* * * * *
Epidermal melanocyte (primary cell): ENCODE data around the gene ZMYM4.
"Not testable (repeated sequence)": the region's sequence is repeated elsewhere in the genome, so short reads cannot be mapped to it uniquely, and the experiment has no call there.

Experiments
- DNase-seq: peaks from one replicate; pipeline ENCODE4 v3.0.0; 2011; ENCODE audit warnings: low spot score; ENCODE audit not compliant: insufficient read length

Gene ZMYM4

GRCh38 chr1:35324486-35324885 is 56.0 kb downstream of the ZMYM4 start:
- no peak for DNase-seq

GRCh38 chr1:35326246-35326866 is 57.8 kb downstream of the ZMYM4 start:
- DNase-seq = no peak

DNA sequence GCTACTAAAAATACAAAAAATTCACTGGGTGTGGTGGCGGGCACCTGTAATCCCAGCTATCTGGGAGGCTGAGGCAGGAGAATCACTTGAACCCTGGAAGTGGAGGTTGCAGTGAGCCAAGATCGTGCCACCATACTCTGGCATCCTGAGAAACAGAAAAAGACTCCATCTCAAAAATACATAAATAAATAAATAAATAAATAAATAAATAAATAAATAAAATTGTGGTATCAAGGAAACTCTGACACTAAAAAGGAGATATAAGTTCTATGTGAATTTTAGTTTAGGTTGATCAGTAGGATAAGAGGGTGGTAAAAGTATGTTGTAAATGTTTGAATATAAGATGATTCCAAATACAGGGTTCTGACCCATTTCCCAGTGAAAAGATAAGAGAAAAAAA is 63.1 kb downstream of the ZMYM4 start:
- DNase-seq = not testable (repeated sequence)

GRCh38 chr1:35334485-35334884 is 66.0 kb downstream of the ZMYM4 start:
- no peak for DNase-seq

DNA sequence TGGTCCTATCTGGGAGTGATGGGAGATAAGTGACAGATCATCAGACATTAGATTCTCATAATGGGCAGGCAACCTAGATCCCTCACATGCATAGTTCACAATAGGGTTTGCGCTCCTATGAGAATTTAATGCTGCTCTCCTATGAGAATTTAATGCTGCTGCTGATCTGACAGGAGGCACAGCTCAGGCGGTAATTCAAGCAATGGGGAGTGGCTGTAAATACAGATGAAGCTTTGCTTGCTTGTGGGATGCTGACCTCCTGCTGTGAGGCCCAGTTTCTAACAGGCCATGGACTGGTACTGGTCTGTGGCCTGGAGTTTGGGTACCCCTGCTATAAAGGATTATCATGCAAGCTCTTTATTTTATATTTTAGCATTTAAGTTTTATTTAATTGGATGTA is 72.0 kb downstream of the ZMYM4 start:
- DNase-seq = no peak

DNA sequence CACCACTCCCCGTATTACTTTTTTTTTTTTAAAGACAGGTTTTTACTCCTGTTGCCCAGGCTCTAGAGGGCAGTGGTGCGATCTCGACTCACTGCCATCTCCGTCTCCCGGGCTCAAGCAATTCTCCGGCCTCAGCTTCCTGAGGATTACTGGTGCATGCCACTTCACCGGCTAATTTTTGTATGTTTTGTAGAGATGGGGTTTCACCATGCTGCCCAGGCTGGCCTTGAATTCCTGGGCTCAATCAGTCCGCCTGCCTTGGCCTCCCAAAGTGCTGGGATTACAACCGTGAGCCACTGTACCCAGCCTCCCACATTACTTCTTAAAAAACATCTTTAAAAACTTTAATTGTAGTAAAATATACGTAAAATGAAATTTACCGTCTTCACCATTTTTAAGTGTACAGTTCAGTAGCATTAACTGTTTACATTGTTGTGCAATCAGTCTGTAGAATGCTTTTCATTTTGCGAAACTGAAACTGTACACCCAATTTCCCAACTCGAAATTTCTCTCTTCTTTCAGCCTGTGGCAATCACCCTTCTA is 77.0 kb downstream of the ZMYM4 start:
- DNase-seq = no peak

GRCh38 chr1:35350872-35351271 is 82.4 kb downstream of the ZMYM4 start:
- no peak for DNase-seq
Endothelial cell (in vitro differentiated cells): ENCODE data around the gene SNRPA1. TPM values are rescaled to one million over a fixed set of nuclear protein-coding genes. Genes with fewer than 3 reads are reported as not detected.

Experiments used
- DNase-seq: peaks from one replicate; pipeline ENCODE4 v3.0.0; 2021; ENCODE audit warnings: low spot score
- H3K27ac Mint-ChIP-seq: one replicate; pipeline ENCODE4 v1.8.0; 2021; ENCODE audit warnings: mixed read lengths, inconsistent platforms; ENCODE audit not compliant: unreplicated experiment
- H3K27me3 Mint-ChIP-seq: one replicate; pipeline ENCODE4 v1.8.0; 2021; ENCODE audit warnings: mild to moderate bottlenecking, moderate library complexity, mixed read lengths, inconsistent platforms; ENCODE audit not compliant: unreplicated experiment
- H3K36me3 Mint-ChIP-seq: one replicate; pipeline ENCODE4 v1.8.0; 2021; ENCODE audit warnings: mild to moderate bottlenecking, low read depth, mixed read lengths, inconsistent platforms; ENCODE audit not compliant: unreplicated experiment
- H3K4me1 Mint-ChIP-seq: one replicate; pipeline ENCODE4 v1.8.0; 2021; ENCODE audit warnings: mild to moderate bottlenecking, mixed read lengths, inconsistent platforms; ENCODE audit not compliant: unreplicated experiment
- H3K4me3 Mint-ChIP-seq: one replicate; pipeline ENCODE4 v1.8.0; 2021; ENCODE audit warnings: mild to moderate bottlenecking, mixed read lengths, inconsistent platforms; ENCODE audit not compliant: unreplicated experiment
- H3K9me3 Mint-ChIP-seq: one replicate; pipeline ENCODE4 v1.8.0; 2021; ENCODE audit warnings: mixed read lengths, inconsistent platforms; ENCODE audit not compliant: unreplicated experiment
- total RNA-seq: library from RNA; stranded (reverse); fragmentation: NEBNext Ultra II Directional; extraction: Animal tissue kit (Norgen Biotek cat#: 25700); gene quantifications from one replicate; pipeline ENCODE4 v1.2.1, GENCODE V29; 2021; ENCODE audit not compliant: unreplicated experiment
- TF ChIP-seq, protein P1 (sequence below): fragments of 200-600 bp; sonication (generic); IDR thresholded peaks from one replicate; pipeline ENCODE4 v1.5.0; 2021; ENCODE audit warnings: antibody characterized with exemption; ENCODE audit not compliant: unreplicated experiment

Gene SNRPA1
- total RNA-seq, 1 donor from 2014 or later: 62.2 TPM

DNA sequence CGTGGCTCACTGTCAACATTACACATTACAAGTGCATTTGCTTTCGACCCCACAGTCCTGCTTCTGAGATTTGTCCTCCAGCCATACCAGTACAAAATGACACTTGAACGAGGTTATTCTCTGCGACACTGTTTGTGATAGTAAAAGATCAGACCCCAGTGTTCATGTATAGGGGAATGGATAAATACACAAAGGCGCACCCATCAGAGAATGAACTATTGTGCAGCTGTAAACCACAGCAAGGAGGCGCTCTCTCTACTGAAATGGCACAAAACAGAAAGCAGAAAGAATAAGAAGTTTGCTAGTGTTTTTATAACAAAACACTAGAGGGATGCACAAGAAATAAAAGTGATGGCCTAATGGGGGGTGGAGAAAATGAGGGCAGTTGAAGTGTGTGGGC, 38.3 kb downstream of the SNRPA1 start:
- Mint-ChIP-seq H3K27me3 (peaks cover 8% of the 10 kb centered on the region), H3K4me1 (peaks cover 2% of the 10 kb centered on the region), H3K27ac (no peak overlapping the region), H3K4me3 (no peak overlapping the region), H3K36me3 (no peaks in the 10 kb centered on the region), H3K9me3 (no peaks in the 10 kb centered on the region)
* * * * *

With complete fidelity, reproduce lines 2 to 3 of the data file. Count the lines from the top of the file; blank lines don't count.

"Not testable (repeated sequence)": the region's sequence is repeated elsewhere in the genome, so short reads cannot be mapped to it uniquely, and the experiment has no call there.

Experiments